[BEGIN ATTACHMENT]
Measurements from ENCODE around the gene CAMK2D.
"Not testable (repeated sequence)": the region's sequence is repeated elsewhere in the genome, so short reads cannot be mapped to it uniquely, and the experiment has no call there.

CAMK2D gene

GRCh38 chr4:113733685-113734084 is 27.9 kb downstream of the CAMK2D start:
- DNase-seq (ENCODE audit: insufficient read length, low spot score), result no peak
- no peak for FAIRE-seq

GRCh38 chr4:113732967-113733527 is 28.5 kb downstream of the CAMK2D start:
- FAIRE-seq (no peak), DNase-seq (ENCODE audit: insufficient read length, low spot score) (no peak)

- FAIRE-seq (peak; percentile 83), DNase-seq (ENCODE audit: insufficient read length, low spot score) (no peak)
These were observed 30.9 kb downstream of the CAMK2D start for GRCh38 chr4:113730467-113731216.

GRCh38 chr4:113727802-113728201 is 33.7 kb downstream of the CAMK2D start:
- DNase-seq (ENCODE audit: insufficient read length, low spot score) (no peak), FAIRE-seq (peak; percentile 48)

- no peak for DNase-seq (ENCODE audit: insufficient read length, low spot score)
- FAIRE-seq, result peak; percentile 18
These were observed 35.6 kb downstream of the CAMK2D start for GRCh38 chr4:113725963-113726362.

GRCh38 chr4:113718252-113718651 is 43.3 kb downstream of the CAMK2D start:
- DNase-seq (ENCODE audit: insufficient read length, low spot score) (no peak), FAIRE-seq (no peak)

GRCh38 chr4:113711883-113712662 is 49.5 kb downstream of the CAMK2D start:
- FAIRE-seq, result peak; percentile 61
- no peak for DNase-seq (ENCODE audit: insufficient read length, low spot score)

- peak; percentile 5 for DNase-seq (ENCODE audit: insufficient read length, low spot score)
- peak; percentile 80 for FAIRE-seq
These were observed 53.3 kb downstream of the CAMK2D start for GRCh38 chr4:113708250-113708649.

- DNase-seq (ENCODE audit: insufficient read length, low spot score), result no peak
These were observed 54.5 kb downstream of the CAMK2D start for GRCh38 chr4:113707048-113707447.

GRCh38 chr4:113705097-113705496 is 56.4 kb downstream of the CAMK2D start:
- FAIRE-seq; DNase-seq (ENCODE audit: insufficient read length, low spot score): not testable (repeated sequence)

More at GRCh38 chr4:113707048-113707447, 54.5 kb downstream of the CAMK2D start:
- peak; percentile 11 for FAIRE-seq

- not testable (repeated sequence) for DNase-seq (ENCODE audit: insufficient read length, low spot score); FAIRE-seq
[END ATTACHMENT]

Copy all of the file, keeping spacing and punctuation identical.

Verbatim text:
Measurements from ENCODE around the gene CAMK2D.
"Not testable (repeated sequence)": the region's sequence is repeated elsewhere in the genome, so short reads cannot be mapped to it uniquely, and the experiment has no call there.

CAMK2D gene

GRCh38 chr4:113733685-113734084 is 27.9 kb downstream of the CAMK2D start:
- DNase-seq (ENCODE audit: insufficient read length, low spot score), result no peak
- no peak for FAIRE-seq

GRCh38 chr4:113732967-113733527 is 28.5 kb downstream of the CAMK2D start:
- FAIRE-seq (no peak), DNase-seq (ENCODE audit: insufficient read length, low spot score) (no peak)

- FAIRE-seq (peak; percentile 83), DNase-seq (ENCODE audit: insufficient read length, low spot score) (no peak)
These were observed 30.9 kb downstream of the CAMK2D start for GRCh38 chr4:113730467-113731216.

GRCh38 chr4:113727802-113728201 is 33.7 kb downstream of the CAMK2D start:
- DNase-seq (ENCODE audit: insufficient read length, low spot score) (no peak), FAIRE-seq (peak; percentile 48)

- no peak for DNase-seq (ENCODE audit: insufficient read length, low spot score)
- FAIRE-seq, result peak; percentile 18
These were observed 35.6 kb downstream of the CAMK2D start for GRCh38 chr4:113725963-113726362.

GRCh38 chr4:113718252-113718651 is 43.3 kb downstream of the CAMK2D start:
- DNase-seq (ENCODE audit: insufficient read length, low spot score) (no peak), FAIRE-seq (no peak)

GRCh38 chr4:113711883-113712662 is 49.5 kb downstream of the CAMK2D start:
- FAIRE-seq, result peak; percentile 61
- no peak for DNase-seq (ENCODE audit: insufficient read length, low spot score)

- peak; percentile 5 for DNase-seq (ENCODE audit: insufficient read length, low spot score)
- peak; percentile 80 for FAIRE-seq
These were observed 53.3 kb downstream of the CAMK2D start for GRCh38 chr4:113708250-113708649.

- DNase-seq (ENCODE audit: insufficient read length, low spot score), result no peak
These were observed 54.5 kb downstream of the CAMK2D start for GRCh38 chr4:113707048-113707447.

GRCh38 chr4:113705097-113705496 is 56.4 kb downstream of the CAMK2D start:
- FAIRE-seq; DNase-seq (ENCODE audit: insufficient read length, low spot score): not testable (repeated sequence)

More at GRCh38 chr4:113707048-113707447, 54.5 kb downstream of the CAMK2D start:
- peak; percentile 11 for FAIRE-seq

- not testable (repeated sequence) for DNase-seq (ENCODE audit: insufficient read length, low spot score); FAIRE-seq